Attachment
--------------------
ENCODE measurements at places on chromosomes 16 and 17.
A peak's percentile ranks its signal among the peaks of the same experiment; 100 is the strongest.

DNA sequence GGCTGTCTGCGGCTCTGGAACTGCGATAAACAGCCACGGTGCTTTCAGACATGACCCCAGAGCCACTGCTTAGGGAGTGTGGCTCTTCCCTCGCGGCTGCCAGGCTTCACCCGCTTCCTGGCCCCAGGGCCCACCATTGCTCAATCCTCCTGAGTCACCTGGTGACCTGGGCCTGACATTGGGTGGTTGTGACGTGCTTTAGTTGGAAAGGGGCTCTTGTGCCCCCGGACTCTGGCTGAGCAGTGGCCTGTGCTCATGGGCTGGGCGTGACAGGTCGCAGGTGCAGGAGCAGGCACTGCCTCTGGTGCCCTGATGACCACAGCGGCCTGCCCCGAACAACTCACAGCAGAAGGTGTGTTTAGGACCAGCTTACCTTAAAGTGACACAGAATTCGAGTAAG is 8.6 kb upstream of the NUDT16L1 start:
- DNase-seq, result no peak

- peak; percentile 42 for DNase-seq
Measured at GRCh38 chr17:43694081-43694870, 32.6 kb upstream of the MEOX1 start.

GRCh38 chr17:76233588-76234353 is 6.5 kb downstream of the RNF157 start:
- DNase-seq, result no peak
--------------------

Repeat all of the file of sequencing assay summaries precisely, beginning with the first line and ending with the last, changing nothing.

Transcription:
ENCODE measurements at places on chromosomes 16 and 17.
A peak's percentile ranks its signal among the peaks of the same experiment; 100 is the strongest.

DNA sequence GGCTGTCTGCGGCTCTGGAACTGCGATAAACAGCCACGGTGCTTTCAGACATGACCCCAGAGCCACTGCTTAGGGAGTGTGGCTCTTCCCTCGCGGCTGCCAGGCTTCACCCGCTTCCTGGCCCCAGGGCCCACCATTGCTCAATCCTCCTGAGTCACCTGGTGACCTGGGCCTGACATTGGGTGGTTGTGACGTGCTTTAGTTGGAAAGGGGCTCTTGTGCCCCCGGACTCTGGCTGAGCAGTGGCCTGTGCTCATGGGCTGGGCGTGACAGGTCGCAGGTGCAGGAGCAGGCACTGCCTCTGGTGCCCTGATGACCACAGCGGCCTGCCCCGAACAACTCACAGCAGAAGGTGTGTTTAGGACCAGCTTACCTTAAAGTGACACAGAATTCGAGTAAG is 8.6 kb upstream of the NUDT16L1 start:
- DNase-seq, result no peak

- peak; percentile 42 for DNase-seq
Measured at GRCh38 chr17:43694081-43694870, 32.6 kb upstream of the MEOX1 start.

GRCh38 chr17:76233588-76234353 is 6.5 kb downstream of the RNF157 start:
- DNase-seq, result no peak